The Bluffer’s Guide to Making Your Child an Olympian

Two weeks ago I had no interest in the Olympics. I failed to see how I might get excited by fencing, gripped by dancing horses or enthralled by rhythmic gymnastics. However, it turns out Great Britain (I really can’t get on board with the term Team GB) is really good at running, swimming, riding bikes and, in the case of the the Brownlees, all three within the same hour. I don’t mind admitting it, I’m heavily tipped for gold in the men’s advanced bandwagon jumping and I love it.

Despite the BBC’s cunning ruse to keep viewers on their toes by suddenly switching between channels just as the action is reaching a crescendo, I’ve been glued to the coverage. The cycling was a particular highlight and who couldn’t fall in love with Jason Kenny and Laura Trott?

Whilst the rest of the track cycling team have been celebrating since the velodrome schedule wound down, the engaged couple have been spending their time desperately ringing round insurance companies back home, trying to extend their cover to take into account the five gold medals they’re bringing back from Rio with them. They are both such powerful, skilful and focused competitors that one thing I’m taking away from the 2016 Olympics is that I will definitely decline any invitation I get from the Trott-Kennys to attend a board games evening.

How to Get in on the Action

At 37 I think it may be time to admit my chances of becoming an Olympian are pretty much behind me, even though I’m in better shape than I was a decade ago. Now is the time to focus my energies on forcing encouraging 2-year-old Elsa to take up the mantle. I’m happy living vicariously.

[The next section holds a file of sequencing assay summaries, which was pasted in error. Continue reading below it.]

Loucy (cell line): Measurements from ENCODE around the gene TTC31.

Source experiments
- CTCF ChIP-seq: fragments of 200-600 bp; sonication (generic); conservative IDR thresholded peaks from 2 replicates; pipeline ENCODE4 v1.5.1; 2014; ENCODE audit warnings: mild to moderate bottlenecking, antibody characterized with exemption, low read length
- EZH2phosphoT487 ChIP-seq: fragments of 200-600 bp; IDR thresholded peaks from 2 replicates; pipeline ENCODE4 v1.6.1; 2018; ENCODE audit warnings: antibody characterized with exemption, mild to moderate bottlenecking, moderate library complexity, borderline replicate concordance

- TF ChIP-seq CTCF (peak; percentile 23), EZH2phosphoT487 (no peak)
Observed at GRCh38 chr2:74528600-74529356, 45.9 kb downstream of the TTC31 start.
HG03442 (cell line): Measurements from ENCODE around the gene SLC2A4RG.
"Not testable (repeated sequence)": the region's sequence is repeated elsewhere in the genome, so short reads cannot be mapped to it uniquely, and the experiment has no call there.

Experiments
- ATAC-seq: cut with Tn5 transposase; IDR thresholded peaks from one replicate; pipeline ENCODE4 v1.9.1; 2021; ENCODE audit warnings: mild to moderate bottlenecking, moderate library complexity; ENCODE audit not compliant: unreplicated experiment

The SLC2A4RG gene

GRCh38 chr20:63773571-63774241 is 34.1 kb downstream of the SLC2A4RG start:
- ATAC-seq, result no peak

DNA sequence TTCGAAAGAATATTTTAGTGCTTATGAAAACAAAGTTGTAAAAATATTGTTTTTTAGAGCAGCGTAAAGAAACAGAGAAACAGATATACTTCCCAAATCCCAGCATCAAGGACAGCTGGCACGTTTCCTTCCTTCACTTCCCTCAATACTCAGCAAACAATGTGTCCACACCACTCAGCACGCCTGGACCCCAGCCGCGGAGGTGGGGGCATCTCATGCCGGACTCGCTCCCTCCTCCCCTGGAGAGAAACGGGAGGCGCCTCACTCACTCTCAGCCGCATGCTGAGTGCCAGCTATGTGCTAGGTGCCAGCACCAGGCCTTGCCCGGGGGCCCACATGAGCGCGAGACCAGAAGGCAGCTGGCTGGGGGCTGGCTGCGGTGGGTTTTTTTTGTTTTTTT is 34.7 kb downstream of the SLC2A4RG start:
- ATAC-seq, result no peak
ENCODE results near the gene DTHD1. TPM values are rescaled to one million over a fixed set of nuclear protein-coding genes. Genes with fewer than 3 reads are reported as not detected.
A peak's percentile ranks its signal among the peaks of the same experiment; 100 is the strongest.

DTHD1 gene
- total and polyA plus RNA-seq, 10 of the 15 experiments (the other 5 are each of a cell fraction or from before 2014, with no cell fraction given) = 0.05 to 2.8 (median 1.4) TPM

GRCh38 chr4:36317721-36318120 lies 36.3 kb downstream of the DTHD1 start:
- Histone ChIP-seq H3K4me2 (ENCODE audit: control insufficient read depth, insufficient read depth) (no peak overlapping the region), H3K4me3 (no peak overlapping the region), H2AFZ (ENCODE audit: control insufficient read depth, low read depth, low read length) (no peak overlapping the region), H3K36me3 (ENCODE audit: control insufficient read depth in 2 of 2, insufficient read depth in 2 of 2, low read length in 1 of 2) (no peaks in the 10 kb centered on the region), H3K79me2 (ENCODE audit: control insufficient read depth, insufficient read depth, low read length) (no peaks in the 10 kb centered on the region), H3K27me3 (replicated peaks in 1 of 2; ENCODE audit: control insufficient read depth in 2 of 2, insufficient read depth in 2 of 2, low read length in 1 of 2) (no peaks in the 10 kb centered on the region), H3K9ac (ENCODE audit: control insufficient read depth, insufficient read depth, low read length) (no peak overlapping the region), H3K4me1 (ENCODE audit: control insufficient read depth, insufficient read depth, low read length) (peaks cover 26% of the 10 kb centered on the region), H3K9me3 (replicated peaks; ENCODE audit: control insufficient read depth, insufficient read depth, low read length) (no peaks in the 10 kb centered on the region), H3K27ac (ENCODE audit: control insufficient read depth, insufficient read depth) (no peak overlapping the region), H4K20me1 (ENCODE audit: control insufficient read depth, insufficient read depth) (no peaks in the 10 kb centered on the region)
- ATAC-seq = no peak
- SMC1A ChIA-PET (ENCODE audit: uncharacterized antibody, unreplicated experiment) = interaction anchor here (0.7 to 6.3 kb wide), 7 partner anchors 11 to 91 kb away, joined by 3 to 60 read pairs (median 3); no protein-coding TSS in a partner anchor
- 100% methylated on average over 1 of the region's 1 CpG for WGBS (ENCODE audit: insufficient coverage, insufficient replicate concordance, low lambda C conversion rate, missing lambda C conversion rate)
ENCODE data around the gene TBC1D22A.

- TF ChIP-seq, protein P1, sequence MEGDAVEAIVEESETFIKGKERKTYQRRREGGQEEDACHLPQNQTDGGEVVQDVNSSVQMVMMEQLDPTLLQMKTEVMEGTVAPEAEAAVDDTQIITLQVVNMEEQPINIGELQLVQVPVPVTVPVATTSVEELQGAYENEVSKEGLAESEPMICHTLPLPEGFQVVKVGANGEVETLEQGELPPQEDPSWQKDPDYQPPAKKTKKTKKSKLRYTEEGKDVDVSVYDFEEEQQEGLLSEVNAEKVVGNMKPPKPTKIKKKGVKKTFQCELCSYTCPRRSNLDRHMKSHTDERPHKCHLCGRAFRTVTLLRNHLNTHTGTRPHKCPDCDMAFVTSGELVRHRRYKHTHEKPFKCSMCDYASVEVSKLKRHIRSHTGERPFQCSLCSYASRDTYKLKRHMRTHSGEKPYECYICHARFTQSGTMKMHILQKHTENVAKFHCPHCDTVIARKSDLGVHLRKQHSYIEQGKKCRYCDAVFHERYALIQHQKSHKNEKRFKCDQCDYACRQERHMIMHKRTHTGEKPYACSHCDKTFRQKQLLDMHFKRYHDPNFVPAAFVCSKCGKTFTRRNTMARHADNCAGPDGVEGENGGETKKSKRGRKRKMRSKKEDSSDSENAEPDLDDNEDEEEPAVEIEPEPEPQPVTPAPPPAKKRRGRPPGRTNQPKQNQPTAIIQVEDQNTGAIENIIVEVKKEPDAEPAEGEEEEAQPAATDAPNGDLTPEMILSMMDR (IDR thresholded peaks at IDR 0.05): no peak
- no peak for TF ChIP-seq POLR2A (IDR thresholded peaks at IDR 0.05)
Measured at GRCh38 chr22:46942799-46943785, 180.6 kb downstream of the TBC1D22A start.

It’s not all plain sailing being an athlete’s parents, as US gymnast Aly Raisman’s mum and dad showed at the last two Summer Games:

The solution is to not to push your kids into something difficult, but rather lobby the Olympics to incorporate an activity they are already good at. Take trampolining – it was only introduced in 2000 and was clearly a result of some parents who incessantly pestered the IOC so that all those Saturday mornings hunched over a tepid coffee, waiting for the kids to burn off their seemingly-endless energy in some backwater activity centre could eventually pay off.

That’s why I’ll be looking to get ‘funny voices’ into the 2024 Games:

 

I mentioned this on Twitter and a number of other dads also chipped in with the new sports that could turn their kids into Olympians.

Although Dad Up North had some cautionary words:

Location, Location, Location

Getting Elsa to the Olympics is not just a pipe dream. She is destined to make it. She is born and bred in Yorkshire (both years of her life), which would certainly hold its own as an individual country when it comes to winning Olympic gongs. We live within minutes of the home village of the triathlon-destroying Brownlees, just down the road from expert pugilist Nicola Adams’ gaff in Leeds and we practically have Yorkshire Tea on tap in our house – the building blocks are there.

I’m writing this on Thursday night and this is where Yorkshire currently stands in the medal table:

I presume Usain Bolt will have shot Jamaica ahead of God’s Own Country by the time I wake up, but IN YOUR FACE KAZAKHSTAN!

In all seriousness, if Elsa wants to take up one of these sports it would involve huge sacrifices that we would make in a heartbeat to help her follow her dreams. That’s why I’m not just chuffed for the athletes seeing the fruits of their labour, but I’m so pleased for the parents too who have allowed them to flourish. I’m also jealous that they get to spend a fortnight in Rio. I wouldn’t mind a trip to Tokyo either, but Elsa will only be six in 2020, so it might be a little bit early.

Knowing my luck, by the time she’s winning medals, it will be 2028 and the Olympics will be held in Milton Keynes.

Making Your Child and Olympian

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